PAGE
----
Femininity, disability, and the expectations and stereotypes associated with both are explored through filming Noëmi Lakmaier’s face as she performs ambiguous yet seemingly private tasks in this split-screen, two-channel video installation. Over the course of 20 minutes, we are only privy to the expressions and emotions shared on the artist’s face. The image of the face on the left screen shows the artist’s head vigorously bobbing up and down. The expression on her face is contorted: her eyes are closed, occasionally fluttering open, and her brow is creased. On the right screen, the artist meets our gaze with a face expressing deep sadness, as tears occasionally trickle down her cheeks. Sometimes, she looks down as if in despair or shame, and glances back up at us with eyes that also bear anger and resentment. The narrative behind each facial expression is of course unclear, and we are left wondering if there is a connection between the two.

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Close up image of a man pinching his chin to create a fold of skin

Bruce Nauman

Pinchneck, 1968
Video: 2:08 minutes
Courtesy of Electronic Arts Intermix

In this seminal video, Bruce Nauman uses his neck as an object and tool in which to experiment with the manipulation of his flesh into atypical shapes and forms. The process that is taking place during this performance replaces the desire for any end result. Despite the awkwardness and pain that Nauman’s actions are likely to emit during these movements, the artist is seeking to test the limits of his neck and body, and accentuate how the corpus may actually be more pliable and malleable than we realize.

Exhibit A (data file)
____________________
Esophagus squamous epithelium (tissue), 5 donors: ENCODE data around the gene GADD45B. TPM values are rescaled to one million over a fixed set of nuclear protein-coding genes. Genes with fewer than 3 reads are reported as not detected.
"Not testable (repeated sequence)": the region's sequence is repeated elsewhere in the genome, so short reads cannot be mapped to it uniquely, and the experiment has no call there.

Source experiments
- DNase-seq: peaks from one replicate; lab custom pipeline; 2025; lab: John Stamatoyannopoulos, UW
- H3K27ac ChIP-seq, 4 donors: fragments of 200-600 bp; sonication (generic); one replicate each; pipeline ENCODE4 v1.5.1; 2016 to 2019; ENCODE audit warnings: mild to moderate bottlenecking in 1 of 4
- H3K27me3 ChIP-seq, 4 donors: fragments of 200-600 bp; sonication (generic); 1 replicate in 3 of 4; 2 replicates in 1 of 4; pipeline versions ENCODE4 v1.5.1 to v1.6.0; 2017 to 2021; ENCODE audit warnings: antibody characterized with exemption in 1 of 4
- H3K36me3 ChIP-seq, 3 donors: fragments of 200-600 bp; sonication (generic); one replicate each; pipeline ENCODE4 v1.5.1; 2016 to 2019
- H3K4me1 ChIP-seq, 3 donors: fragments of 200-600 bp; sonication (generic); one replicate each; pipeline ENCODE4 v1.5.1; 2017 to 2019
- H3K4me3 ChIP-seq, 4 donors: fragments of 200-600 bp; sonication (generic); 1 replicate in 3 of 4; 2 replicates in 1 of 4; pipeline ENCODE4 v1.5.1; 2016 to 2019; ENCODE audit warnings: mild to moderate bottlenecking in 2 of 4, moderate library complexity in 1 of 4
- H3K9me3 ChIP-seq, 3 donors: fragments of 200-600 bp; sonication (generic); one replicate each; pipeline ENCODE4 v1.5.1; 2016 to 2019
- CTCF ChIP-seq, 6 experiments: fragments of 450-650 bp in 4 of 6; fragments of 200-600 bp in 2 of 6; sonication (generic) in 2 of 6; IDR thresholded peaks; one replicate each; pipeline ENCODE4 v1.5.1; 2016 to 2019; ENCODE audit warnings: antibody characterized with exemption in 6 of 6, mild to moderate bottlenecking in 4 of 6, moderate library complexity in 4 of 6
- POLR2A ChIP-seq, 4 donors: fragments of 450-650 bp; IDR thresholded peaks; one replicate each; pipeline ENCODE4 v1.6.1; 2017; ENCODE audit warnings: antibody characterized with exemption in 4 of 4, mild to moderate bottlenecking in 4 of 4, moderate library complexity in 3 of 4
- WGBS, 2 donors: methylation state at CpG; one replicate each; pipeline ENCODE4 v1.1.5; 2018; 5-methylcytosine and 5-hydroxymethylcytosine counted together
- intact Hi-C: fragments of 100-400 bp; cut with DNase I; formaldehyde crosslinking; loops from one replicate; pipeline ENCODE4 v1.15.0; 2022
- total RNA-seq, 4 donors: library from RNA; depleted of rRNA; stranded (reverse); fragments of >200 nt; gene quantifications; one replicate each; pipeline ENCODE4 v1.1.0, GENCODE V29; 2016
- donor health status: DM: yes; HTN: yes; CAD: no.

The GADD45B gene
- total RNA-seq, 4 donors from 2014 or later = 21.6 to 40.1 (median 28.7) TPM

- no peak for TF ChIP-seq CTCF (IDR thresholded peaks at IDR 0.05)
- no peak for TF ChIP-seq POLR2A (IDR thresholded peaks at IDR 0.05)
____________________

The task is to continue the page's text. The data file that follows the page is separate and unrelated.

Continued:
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Black and white image of an abstract hand made up of black dots

Catherine Richards

Spectral Bodies, 1991
Video, 5:30 minutes
Courtesy of Vtape, Toronto

This seminal piece considers the simulation and subjectivity in video-recording technology through narratives about inhabiting our bodies (proprioception) and losing this sense. A spectral hand and arm, as spectral dots and skeletal lines, float in a virtual environment driven by the data glove. Physiological experiments performed by the artist, creating body illusions with “subjects,” suggest that our imaginary bodies can be destabilized. Working with a scientist, Catherine Richards combined body illusions of impossible arm and hand transformations with VR technology.

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Two female attendants wrapping a person in a copper shroud, while they lie on a glass table in a white room

 

Shroud Chrysalis I, 2000
Glass table, copper taffeta, two female attendants
Dimensions variable
Collection of The Ottawa Art Gallery; Purchased with the support of the Canada Council for the Arts Acquisition Assistance program, Glen Bloom and OAG’s Endowment Fund, 2004